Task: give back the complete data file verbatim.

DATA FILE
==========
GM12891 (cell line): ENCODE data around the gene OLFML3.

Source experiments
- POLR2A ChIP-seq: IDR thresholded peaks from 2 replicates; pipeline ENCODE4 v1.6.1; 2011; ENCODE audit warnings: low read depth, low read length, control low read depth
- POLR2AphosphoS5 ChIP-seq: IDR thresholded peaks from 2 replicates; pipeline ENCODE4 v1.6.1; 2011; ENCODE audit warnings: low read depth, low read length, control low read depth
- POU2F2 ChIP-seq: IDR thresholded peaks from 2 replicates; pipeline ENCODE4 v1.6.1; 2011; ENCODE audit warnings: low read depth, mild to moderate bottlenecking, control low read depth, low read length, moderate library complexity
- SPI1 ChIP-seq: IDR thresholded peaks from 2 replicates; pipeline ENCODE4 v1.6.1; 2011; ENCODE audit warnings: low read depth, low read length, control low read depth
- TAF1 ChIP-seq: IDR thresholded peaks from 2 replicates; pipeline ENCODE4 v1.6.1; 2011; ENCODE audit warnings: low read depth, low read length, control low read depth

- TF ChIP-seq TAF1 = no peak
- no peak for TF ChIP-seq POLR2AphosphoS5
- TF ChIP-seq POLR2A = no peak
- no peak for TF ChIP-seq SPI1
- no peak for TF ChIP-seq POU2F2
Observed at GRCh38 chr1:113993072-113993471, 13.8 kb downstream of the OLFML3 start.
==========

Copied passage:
GM12891 (cell line): ENCODE data around the gene OLFML3.

Source experiments
- POLR2A ChIP-seq: IDR thresholded peaks from 2 replicates; pipeline ENCODE4 v1.6.1; 2011; ENCODE audit warnings: low read depth, low read length, control low read depth
- POLR2AphosphoS5 ChIP-seq: IDR thresholded peaks from 2 replicates; pipeline ENCODE4 v1.6.1; 2011; ENCODE audit warnings: low read depth, low read length, control low read depth
- POU2F2 ChIP-seq: IDR thresholded peaks from 2 replicates; pipeline ENCODE4 v1.6.1; 2011; ENCODE audit warnings: low read depth, mild to moderate bottlenecking, control low read depth, low read length, moderate library complexity
- SPI1 ChIP-seq: IDR thresholded peaks from 2 replicates; pipeline ENCODE4 v1.6.1; 2011; ENCODE audit warnings: low read depth, low read length, control low read depth
- TAF1 ChIP-seq: IDR thresholded peaks from 2 replicates; pipeline ENCODE4 v1.6.1; 2011; ENCODE audit warnings: low read depth, low read length, control low read depth

- TF ChIP-seq TAF1 = no peak
- no peak for TF ChIP-seq POLR2AphosphoS5
- TF ChIP-seq POLR2A = no peak
- no peak for TF ChIP-seq SPI1
- no peak for TF ChIP-seq POU2F2
Observed at GRCh38 chr1:113993072-113993471, 13.8 kb downstream of the OLFML3 start.